Cost of living: Price of stamps and stout set to increase from next month

An Post and Diageo have both announced price hikes are on the way, blaming higher input costs and inflation

29/04/2013 News / Archive Post Office Ballsbridge Dublin
Details from Post Office Ballsbridge Dublin 4 showing An Post signage .Photograph: Bryan O'Brien / THE IRISH TIMES 

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The prices of a stamp and a pint of stout are set to climb from the start of next month, adding to the escalating cost of living in Ireland.

An Post has announced that it plans to increase the price of a standard stamp by 10 cent to €1.35, while Diageo said it would add 12 cent on to the price of its beers from February 1st, a move which will raise the price of a pint of Guinness to more than €5.30.

Both An Post and Diageo have blamed higher input costs for the price hikes, which they said were unavoidable. An Post said the 8 per cent increase was in line with 2022 inflation.

The new stamp prices reflect sustained transport, fuel and energy cost inflation and the true cost of maintaining a nationwide postal service as traditional letter volumes continue to fall, An Post said.


The increases come as Bord Bia publishes research into the impact that the cost of living crisis has had on the sentiment and spending power of consumers in Ireland and other countries, including the UK, Germany and the US.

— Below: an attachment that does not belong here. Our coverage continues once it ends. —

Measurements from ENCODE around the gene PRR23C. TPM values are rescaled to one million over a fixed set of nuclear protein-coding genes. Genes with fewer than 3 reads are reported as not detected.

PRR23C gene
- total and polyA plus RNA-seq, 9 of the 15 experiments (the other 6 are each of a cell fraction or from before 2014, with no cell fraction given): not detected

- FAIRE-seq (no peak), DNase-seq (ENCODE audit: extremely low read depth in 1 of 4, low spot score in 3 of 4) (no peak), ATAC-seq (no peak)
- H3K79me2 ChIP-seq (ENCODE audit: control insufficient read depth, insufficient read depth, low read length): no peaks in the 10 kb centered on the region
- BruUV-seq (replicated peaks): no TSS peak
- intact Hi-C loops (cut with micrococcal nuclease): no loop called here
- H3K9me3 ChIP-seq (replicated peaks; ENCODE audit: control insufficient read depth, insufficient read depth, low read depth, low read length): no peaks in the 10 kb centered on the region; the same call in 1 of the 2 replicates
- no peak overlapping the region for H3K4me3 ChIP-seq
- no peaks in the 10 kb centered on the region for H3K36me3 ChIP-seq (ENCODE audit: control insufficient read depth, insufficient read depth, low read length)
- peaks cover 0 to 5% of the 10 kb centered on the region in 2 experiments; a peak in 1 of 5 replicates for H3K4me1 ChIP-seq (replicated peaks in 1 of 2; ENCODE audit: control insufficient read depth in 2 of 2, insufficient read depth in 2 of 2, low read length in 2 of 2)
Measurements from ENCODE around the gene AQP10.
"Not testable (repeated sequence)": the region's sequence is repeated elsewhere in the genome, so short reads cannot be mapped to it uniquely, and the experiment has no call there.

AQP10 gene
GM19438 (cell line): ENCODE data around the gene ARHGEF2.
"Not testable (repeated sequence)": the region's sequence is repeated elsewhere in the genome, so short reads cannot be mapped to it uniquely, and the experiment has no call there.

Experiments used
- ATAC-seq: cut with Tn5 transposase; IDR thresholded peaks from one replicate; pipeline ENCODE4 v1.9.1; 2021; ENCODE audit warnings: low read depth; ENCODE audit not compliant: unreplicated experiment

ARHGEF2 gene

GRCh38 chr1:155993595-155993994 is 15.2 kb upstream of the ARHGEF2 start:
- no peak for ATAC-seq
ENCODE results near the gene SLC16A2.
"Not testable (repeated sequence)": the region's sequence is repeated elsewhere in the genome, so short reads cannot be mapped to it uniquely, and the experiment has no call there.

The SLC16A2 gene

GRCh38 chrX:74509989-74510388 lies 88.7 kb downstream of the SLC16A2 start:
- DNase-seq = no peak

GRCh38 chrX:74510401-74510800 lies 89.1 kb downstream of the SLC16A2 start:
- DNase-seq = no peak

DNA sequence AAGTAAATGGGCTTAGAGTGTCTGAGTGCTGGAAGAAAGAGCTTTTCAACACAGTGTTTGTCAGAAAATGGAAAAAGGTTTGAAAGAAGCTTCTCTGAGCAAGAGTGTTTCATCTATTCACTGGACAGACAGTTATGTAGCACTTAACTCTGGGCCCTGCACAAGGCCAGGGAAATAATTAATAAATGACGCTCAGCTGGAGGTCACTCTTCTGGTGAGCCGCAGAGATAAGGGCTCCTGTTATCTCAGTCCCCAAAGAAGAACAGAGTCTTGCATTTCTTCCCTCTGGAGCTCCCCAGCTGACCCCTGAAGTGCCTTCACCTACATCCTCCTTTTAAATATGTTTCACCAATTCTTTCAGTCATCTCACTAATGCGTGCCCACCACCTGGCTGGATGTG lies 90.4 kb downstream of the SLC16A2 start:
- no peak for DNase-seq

In the study, conducted just before Christmas, almost 70 per cent of Irish people said they were worse off than at the same time in 2021, while close to two-thirds expressed fear that their personal finances would be more stretched in 2023.

As inflation continues to hit people’s spending, 61 per cent of people globally said they were worse off when compared with last year, with 56 per cent believing things will be worse in 2023.

The negative outlook was more pronounced in Ireland, with 69 per cent of Irish consumers saying they are worse off now than last year and 64 per cent saying that 2023 would be worse again, compared with just 33 per cent of Americans and 58 per cent of French consumers.

The research suggests that Irish people were also more pessimistic about the economic prospects for the State. Despite some signs that the inflation crisis may be easing, most people here think things are getting worse.

According to Bord Bia, 80 per cent of Irish people believe the economic situation here will disimprove over the next 12 months, compared with just 49 per cent in the US and 45 per cent in Germany.

Conor Pope

Conor Pope

Conor Pope is Consumer Affairs Correspondent, Pricewatch Editor and cohost of the In the News podcast